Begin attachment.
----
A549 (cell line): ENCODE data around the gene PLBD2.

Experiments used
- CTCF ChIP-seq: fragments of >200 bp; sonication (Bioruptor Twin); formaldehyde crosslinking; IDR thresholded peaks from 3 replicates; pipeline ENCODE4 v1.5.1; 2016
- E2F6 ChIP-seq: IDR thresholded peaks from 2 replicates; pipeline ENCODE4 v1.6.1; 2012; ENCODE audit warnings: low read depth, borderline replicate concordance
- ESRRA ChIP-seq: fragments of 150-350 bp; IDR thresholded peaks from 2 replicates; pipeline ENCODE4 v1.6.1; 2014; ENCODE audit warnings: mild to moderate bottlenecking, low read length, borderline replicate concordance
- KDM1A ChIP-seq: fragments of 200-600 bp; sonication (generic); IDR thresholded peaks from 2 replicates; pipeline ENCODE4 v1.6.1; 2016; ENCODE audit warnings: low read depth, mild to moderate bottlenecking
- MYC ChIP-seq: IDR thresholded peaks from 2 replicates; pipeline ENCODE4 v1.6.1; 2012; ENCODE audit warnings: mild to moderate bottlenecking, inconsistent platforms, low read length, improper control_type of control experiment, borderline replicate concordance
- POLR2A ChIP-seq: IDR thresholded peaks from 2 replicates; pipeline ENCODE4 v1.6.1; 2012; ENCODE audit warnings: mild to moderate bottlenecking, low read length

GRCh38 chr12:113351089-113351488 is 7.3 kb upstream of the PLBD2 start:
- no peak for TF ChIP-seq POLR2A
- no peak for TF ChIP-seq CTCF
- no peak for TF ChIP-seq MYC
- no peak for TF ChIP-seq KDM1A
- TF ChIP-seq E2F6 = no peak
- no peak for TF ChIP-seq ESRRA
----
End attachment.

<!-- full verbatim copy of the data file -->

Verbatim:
A549 (cell line): ENCODE data around the gene PLBD2.

Experiments used
- CTCF ChIP-seq: fragments of >200 bp; sonication (Bioruptor Twin); formaldehyde crosslinking; IDR thresholded peaks from 3 replicates; pipeline ENCODE4 v1.5.1; 2016
- E2F6 ChIP-seq: IDR thresholded peaks from 2 replicates; pipeline ENCODE4 v1.6.1; 2012; ENCODE audit warnings: low read depth, borderline replicate concordance
- ESRRA ChIP-seq: fragments of 150-350 bp; IDR thresholded peaks from 2 replicates; pipeline ENCODE4 v1.6.1; 2014; ENCODE audit warnings: mild to moderate bottlenecking, low read length, borderline replicate concordance
- KDM1A ChIP-seq: fragments of 200-600 bp; sonication (generic); IDR thresholded peaks from 2 replicates; pipeline ENCODE4 v1.6.1; 2016; ENCODE audit warnings: low read depth, mild to moderate bottlenecking
- MYC ChIP-seq: IDR thresholded peaks from 2 replicates; pipeline ENCODE4 v1.6.1; 2012; ENCODE audit warnings: mild to moderate bottlenecking, inconsistent platforms, low read length, improper control_type of control experiment, borderline replicate concordance
- POLR2A ChIP-seq: IDR thresholded peaks from 2 replicates; pipeline ENCODE4 v1.6.1; 2012; ENCODE audit warnings: mild to moderate bottlenecking, low read length

GRCh38 chr12:113351089-113351488 is 7.3 kb upstream of the PLBD2 start:
- no peak for TF ChIP-seq POLR2A
- no peak for TF ChIP-seq CTCF
- no peak for TF ChIP-seq MYC
- no peak for TF ChIP-seq KDM1A
- TF ChIP-seq E2F6 = no peak
- no peak for TF ChIP-seq ESRRA